A typical room of the school was used throughout, which mainly contained a portable bookcase, a box with some toys and books in it and a TV set which was out of order. For the purposes of this study, a table and two child-sized chairs were placed in the corner. A 15.6 inch laptop had been placed on the table for video viewing. During the assessment sessions, the curtains were closed to prevent any external distractions.
One board game, a book, a plastic ball and 11 everyday objects (i.e., 2 tables, a basket, 3 chairs, a plastic box, a portable mirror, a coat, a hair brush and a towel) were used across all conditions. However, since the manipulation of the plastic ball required the use of both hands, it was replaced with a tennis ball for the participant with the arm dysfunction (Aiden) in the respective tasks. All participants were familiar with these objects and therefore no additional instructions were required on how to operate them appropriately.
Nine video clips were mainly created for each of the tasks. The videos were recorded with a Panasonic SDR-S70 mini DV camcorder and edited on the laptop computer using the Windows Media Player software program. The duration of the videos ranged from 12 to 28 s and featured either one or two unfamiliar adults performing the tasks. It was anticipated that using adult models rather than peer models would not affect the performance of the participants since children with autism may learn equally well from both adults and peers as models [46,53]. However, additional videos were created for Aiden wherein the tennis ball had to be depicted instead of the plastic ball.
One photo album was created for each task category (3 albums in total), similar to those created for a pictorial activity schedule [72,73]. The tasks of each category were broken into smaller steps following specific suggestions from the literature  and were depicted in a sequence of colored digital static pictures, one per page, in the size of 20 cm by 15 cm each. The pictures were snapshots taken from the videos (approximately one every 3-4 s) using the Panasonic HD Writer AE 2.0 software program. These pictures were then printed, laminated and displayed horizontally in the order of task occurrence.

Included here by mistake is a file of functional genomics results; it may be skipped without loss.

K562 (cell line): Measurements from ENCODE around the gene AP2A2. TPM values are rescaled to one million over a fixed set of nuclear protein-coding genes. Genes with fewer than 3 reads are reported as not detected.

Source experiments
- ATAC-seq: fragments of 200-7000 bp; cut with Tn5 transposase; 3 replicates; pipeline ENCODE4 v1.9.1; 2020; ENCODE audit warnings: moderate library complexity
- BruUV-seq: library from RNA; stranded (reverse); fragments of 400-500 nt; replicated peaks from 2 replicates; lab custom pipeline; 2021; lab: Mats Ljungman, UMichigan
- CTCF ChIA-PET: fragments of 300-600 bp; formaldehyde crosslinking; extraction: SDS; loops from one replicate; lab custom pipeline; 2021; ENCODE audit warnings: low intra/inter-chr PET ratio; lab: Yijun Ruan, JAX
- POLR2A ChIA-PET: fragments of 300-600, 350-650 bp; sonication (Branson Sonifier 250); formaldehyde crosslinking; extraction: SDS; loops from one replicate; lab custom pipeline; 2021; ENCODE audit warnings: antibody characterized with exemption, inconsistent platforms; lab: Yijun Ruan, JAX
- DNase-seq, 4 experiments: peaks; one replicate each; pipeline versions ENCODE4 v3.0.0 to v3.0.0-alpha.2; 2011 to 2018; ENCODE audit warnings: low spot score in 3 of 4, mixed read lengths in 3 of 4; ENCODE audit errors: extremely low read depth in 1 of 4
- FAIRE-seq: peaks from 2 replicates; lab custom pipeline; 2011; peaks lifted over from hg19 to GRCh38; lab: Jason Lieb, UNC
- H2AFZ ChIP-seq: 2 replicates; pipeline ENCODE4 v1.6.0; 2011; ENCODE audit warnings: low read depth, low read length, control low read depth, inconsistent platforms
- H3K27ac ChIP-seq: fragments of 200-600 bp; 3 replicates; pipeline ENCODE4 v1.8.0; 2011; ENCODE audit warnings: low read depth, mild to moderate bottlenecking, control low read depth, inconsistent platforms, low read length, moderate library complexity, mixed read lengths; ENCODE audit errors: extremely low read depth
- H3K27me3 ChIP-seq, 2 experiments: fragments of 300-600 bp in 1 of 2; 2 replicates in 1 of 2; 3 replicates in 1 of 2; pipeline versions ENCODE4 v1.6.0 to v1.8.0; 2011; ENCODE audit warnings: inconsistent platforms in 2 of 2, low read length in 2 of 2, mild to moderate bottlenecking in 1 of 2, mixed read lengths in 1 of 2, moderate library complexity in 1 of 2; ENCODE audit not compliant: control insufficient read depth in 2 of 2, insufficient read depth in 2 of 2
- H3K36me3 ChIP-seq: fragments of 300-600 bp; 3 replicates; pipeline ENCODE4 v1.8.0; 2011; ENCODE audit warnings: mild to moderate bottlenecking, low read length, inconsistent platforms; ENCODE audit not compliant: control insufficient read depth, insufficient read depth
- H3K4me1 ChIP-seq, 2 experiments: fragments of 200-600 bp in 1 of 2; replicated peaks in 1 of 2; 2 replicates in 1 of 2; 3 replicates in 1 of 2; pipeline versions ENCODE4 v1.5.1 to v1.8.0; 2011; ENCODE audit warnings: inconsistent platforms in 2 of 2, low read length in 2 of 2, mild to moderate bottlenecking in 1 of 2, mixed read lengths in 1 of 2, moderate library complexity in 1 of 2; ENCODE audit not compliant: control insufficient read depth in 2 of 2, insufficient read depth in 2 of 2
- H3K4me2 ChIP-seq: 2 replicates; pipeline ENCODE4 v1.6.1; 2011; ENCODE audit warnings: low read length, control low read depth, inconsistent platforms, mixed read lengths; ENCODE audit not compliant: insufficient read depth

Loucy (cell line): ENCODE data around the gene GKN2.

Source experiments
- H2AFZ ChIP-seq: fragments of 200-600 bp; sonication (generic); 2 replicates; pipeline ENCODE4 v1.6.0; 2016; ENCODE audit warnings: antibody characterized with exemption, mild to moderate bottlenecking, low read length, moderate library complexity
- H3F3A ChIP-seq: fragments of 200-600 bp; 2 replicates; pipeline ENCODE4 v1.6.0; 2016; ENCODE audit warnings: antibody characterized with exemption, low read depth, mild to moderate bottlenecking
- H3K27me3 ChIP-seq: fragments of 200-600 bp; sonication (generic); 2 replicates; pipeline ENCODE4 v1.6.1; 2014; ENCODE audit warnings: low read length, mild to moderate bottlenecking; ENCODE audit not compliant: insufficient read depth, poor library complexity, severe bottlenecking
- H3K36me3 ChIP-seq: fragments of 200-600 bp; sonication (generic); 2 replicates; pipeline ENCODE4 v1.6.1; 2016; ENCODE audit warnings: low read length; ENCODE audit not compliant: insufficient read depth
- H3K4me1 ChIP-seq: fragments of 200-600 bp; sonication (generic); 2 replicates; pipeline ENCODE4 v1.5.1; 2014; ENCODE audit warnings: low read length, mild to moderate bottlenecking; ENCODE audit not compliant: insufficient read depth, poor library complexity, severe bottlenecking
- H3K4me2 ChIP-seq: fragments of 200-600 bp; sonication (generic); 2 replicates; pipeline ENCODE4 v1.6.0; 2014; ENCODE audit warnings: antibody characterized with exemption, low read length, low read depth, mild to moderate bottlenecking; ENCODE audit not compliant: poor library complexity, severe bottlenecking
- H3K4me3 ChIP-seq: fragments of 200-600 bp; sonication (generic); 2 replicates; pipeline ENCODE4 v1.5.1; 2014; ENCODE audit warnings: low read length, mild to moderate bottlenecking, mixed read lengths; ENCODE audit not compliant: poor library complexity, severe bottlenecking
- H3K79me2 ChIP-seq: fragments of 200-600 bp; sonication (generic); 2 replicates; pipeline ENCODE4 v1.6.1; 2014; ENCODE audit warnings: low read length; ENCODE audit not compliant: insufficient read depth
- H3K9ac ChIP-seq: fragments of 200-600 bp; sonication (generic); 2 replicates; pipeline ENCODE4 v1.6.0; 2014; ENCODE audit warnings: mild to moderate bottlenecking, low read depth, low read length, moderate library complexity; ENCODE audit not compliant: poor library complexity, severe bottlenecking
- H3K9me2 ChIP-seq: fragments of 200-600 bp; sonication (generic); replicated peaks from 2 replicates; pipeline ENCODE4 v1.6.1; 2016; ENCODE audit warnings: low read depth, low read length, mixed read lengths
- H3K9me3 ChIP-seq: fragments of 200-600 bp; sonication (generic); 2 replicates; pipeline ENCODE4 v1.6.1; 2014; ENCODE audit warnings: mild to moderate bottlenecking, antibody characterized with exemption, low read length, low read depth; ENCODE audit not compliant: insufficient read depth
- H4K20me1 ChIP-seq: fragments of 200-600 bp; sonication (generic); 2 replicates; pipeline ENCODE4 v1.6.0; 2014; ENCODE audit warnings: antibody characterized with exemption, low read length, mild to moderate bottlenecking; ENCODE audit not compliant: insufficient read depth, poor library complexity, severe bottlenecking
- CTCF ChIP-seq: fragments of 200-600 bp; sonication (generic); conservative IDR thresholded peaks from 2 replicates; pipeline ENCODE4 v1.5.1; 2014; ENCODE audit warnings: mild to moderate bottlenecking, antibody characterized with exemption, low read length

Response measurements and data collection
Data were collected for the performance of each participant in nine tasks assigned to three distinct categories: a) Motor function (MF), b) Social interaction (SI) and c) Functional (F) (Table 2). As long as the focus of the present study was on assessing the performance of the participants when were given only one instruction by any of the methods under investigation, these tasks should be as much naïve even arbitrary as possible. Final selection and formulation of the tasks were based on the assertion of the school staff that participants had the required physical abilities to complete them successfully (Table 2).
|MF||MF1||Take the ball from the floor, walk towards the basket and put the ball in the basket.|
|MF2||Take the ball from the basket and place it in the plate on the floor|
|MF3||Walk towards the basket, take the ball and place it on the floor.|
|SI||SI1||Hold that person’s hand, sit on the floor and play together with the ball.|
|SI2||Get the book, take that person by his hand and sit on the floor to read it together.|
|SI3||Take that person by his hand, sit on the floor and play together with that game.|
|F||FI||Walk towards the hanger, take the coat and put on the coat.|
|F2||Walk towards the mirror, take the hair brush, sit on the floor in front of the mirror and brush hair.|
|F3||Walks towards the box, wash hand(s) and dry hand(s).|
MF=Motor Function; SI=Social Interaction; F=Functional
Table 2: Selected tasks.
Each of these tasks was broken into smaller steps following specific suggestions and examples in the literature for conducting a task analysis . When a step occurred exactly in the way it was intended within 5secs after the initial instruction or completion of the previous step in the sequence and in the absence of any further instruction or assistance, then this performance was recorded as independent. Whenever a further verbal instruction was provided to a participant for performing a step in the sequence, which was not meant to, then it was measured as a verbal prompt (VP). A physical prompt (PP) included any gestural cue in addition to verbal prompts which enabled the participant to initiate, continue or complete the task. Finally, whenever verbal and/or physical prompts could not facilitate the successful performance of any step in the sequence, then direct physical assistance (PA)was provided and the researcher physically guided the child to complete the respective step.
A single group, repeated measures design  was used to assess the effectiveness of in vivo modeling, SP and VM against each other and against the verbal instructions (VI; baseline). Data in all conditions were collected in the experimental setting.